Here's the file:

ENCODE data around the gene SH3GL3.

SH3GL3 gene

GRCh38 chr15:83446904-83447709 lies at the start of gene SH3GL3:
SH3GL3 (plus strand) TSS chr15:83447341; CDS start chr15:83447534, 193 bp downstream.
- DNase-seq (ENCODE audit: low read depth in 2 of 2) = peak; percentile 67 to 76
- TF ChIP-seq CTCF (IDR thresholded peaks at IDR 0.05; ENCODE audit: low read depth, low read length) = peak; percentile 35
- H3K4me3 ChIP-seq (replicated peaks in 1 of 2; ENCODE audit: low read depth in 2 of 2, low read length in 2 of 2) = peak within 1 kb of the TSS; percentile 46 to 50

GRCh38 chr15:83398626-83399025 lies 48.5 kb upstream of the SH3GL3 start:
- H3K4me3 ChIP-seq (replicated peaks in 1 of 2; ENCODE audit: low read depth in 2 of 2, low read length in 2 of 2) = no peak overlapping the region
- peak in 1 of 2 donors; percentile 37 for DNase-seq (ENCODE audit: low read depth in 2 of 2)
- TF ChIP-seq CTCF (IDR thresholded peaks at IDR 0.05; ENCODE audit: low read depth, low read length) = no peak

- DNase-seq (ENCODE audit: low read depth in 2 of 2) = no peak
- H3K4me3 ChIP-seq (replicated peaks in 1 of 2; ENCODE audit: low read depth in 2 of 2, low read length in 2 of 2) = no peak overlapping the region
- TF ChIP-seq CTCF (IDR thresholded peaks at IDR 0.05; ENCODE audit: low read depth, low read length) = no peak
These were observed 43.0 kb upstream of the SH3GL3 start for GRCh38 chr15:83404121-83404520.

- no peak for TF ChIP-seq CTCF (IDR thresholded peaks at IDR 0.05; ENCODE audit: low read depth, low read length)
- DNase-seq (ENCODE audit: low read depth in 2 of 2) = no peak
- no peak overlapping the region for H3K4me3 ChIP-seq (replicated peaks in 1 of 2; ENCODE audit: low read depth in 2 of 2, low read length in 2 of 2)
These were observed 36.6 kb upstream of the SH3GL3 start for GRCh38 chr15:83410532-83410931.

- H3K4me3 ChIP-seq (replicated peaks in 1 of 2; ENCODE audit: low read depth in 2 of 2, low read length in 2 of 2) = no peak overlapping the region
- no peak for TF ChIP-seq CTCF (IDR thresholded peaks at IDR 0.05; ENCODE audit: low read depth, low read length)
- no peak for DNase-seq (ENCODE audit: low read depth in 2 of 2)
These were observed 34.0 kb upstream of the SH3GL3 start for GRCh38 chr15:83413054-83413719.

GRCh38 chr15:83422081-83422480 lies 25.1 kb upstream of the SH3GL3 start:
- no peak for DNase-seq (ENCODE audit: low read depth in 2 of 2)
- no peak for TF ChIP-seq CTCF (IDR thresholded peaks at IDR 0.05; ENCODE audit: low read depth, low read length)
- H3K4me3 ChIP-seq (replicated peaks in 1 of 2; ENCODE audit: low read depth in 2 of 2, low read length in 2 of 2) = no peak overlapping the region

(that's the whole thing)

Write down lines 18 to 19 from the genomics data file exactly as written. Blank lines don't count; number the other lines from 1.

- no peak overlapping the region for H3K4me3 ChIP-seq (replicated peaks in 1 of 2; ENCODE audit: low read depth in 2 of 2, low read length in 2 of 2)
These were observed 36.6 kb upstream of the SH3GL3 start for GRCh38 chr15:83410532-83410931.